A three-year-old video of Egyptian Mohamed Morsi uttering vitriolic anti-Semitic statements has prompted the White House to respond.
Morsi’s statements included inciting the Egyptian people to “nurse our children and our grandchildren on hatred” for Jews and Zionists. Another 2010 video showed Morsi calling “Zionists” “these bloodsuckers who attack the Palestinians, these warmongers, the descendants of apes and pigs.”
White House Press Secretary Jay Carney said:
We have raised our concerns over these remarks with the government of Egypt. We completely reject these statements, as we do any language that espouses religious hatred. This kind of discourse has been acceptable in the region for far too long and is counter to the goal of peace. President Morsi should make clear that he respects people of all faiths.”
Morsi is now caught in the middle between Islamists who hate Israel and the United States and his desire to camouflage his own radical sentiments in order to curry favor with those in the West who finance his country. What is more, Mr. Morsi already faces attacks from ultraconservative Islamists and the left that he is too close to the United States and, by extension, Israel. Were he to back away from his remarks, he could become more vulnerable to such criticism.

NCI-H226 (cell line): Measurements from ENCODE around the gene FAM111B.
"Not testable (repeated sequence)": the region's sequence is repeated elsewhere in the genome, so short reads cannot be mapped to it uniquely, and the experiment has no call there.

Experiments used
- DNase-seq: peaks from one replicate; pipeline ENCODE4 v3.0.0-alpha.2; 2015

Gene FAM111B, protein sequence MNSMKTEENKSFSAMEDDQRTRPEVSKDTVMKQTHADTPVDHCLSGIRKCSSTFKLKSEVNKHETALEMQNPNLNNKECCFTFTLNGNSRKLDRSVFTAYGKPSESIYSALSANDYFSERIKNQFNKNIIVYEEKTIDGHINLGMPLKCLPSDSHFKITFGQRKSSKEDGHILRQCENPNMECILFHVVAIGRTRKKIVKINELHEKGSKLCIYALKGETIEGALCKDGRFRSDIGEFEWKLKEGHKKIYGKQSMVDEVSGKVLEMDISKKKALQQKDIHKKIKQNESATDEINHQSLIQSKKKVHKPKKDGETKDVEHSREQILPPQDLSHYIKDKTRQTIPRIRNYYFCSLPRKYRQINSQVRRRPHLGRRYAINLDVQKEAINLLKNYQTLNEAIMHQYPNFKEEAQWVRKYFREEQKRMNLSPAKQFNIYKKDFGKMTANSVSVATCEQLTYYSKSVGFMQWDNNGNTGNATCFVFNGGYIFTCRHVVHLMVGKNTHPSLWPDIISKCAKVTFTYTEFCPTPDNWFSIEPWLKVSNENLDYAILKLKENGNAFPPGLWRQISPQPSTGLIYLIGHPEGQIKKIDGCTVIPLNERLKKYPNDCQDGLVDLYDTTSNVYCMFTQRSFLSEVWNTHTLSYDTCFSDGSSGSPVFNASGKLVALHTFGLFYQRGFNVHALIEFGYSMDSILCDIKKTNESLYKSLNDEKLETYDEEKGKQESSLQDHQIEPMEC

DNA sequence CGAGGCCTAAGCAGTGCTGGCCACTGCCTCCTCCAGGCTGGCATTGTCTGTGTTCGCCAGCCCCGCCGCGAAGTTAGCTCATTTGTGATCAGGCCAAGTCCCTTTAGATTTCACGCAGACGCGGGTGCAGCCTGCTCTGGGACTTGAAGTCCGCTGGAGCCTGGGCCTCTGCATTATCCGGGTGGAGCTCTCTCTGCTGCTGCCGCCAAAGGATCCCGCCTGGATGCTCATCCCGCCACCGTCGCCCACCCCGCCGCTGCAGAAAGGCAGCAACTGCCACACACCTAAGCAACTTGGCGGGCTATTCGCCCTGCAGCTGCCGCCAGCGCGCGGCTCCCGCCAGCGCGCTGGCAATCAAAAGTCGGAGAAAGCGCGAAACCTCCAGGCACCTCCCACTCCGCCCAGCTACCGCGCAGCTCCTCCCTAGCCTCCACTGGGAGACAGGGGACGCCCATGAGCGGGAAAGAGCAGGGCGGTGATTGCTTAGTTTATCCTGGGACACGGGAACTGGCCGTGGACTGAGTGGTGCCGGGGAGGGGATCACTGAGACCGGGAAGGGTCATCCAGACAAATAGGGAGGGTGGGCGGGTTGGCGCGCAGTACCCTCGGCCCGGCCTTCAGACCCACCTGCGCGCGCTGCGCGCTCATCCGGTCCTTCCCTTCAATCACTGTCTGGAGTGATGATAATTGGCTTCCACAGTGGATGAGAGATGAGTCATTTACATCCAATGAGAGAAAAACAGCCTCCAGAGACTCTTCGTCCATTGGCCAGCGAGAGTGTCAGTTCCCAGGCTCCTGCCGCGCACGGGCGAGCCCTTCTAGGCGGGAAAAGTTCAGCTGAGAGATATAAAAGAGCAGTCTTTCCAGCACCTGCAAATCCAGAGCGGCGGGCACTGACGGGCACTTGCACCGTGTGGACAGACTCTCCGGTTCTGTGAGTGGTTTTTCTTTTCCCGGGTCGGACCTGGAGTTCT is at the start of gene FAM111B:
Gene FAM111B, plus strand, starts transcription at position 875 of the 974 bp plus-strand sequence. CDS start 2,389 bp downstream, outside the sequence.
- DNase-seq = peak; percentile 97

Carney still insisted that Morsi was a partner for peace:
Since taking office, President Morsi has reaffirmed Egypt’s commitment to its peace treaty with Israel in both word and deed and has proved willing to work with us toward shared objectives, including a cease-fire during the crisis in Gaza last year. This is about action. It’s about deeds.
Morsi has tolerated crucifixion of opponents, unilaterally taken over the Egyptian government, and sent thugs to intimidate local opposition. If the Obama Administration isn’t willing to cut off funding for this extremist, then Carney, by his own statement, has defined his own boss. The words Carney used, by his own admission, don’t mean a thing.